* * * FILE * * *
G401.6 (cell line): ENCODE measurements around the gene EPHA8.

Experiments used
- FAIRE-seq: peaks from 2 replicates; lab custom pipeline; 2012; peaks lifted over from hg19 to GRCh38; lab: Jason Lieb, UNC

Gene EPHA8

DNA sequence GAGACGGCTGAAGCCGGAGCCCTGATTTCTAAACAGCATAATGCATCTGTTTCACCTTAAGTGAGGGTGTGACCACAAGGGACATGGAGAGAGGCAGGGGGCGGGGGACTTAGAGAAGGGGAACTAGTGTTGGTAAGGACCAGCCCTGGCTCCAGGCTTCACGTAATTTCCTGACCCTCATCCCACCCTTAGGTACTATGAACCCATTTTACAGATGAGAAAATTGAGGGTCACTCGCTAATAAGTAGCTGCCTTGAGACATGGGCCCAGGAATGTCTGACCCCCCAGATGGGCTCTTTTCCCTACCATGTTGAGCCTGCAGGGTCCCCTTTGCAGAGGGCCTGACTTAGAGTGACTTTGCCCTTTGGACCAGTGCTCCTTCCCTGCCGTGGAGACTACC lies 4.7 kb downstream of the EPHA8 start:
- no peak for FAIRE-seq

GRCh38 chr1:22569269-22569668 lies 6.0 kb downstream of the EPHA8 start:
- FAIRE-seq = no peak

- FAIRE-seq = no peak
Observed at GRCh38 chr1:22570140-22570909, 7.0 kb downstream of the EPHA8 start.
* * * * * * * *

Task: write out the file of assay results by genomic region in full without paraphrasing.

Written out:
G401.6 (cell line): ENCODE measurements around the gene EPHA8.

Experiments used
- FAIRE-seq: peaks from 2 replicates; lab custom pipeline; 2012; peaks lifted over from hg19 to GRCh38; lab: Jason Lieb, UNC

Gene EPHA8

DNA sequence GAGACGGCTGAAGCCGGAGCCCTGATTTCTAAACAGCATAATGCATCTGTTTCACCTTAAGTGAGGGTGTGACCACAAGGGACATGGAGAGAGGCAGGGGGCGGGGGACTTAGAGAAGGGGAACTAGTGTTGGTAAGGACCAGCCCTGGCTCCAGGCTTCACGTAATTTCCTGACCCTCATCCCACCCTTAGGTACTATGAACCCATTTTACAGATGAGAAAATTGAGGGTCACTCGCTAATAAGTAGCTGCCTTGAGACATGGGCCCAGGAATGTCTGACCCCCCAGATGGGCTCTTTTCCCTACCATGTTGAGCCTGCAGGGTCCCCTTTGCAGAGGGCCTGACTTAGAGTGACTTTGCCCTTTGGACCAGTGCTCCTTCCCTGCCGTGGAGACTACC lies 4.7 kb downstream of the EPHA8 start:
- no peak for FAIRE-seq

GRCh38 chr1:22569269-22569668 lies 6.0 kb downstream of the EPHA8 start:
- FAIRE-seq = no peak

- FAIRE-seq = no peak
Observed at GRCh38 chr1:22570140-22570909, 7.0 kb downstream of the EPHA8 start.